Yes there is churn between insurance companies but someone shops around to leave Geico, and someone shops to leave their old company for Geico. The true value in insurance is they dont have clients, they have cash cows. Mooooooooooo!
Mountain Marmot profile picture
Anyone else, besides myself, adding to BRK positions now that it is well into Buffett's buy back zone???
Disc; long ~22% portfolio brk.b
Feral Investor profile picture
Much of the oil industry (for now) seems intent to transfer its cash flow to investors rather than increase production to grab more of the oil price bonanza. Perhaps the political/investment climate makes this stoic abstinence the obvious choice. In any event, Buffett, who's always circling above watching for companies to catch his religion, sees at least two from the industry that, to him (and for now), appears to satisfy the requirement from his 1993 shareholder letter:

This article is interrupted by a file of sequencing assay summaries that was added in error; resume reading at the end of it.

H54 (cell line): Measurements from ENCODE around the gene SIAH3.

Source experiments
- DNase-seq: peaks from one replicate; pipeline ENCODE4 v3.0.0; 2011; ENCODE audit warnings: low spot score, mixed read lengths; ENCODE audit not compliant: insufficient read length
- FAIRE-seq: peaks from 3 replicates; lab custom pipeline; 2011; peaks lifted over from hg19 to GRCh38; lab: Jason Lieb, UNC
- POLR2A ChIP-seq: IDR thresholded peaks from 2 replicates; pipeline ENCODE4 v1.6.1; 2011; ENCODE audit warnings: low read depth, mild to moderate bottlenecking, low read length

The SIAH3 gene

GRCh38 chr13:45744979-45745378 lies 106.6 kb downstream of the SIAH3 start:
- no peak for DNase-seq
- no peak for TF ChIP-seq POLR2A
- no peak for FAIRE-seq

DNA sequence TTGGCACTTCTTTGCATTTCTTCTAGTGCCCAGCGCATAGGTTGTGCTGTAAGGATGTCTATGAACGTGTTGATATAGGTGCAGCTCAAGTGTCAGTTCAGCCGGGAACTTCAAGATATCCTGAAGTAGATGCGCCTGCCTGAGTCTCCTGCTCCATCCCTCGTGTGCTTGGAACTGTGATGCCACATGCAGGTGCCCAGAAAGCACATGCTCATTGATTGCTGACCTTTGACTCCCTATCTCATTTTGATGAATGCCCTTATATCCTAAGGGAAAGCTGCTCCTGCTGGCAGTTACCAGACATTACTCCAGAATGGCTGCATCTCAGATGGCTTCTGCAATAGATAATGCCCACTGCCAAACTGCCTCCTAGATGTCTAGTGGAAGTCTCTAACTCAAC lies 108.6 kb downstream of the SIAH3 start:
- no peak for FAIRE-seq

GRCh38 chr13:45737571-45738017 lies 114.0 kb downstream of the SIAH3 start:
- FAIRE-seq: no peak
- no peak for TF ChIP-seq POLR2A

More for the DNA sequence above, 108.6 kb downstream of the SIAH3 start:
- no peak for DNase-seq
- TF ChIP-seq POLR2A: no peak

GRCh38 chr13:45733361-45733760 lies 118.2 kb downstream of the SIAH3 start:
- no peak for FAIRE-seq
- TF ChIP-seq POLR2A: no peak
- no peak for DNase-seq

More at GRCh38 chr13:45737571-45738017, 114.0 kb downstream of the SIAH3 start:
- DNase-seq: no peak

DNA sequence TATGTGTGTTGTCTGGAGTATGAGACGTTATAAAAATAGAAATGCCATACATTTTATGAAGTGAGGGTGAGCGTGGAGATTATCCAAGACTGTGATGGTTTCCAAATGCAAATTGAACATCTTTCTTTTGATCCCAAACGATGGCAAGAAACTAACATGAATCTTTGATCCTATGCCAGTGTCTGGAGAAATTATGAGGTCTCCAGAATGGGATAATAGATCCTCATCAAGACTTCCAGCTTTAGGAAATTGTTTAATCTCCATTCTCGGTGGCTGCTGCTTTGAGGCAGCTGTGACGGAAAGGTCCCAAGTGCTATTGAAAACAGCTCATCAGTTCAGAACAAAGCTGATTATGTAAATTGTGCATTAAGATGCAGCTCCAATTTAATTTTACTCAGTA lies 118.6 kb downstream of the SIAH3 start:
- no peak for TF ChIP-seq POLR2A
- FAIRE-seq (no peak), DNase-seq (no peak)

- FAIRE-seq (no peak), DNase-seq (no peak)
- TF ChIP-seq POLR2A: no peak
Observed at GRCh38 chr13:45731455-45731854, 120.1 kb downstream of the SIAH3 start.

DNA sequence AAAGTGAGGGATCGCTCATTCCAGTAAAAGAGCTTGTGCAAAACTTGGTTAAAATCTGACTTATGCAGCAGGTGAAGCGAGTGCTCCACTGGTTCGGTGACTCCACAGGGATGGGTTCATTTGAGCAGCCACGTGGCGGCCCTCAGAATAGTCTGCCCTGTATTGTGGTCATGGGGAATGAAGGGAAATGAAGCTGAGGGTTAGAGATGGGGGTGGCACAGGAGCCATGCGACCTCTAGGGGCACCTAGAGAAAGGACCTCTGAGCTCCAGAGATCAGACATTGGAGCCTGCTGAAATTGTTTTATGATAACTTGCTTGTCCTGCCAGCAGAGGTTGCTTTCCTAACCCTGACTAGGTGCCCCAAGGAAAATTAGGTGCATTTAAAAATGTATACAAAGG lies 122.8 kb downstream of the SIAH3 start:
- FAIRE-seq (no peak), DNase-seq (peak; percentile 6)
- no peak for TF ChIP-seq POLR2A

The certainty with which management can be counted on to channel the rewards from the business to the shareholders rather than to itself

(You can review the other four requirements from that letter and ponder if Oxy and Chevron pass muster.)

Shades of Apple perhaps when Tim Cook began talking dividends and buybacks. Oxy, in particular, in that now-famous earnings call, spoke of dividends, buybacks, debt draw-downs, and steady but minimal and internally-set production growth. That last item maybe was the kicker: no gambler's mentality (for now), no boom-bust blues, meaning Oxy's other promises to shareholders have much more credibility.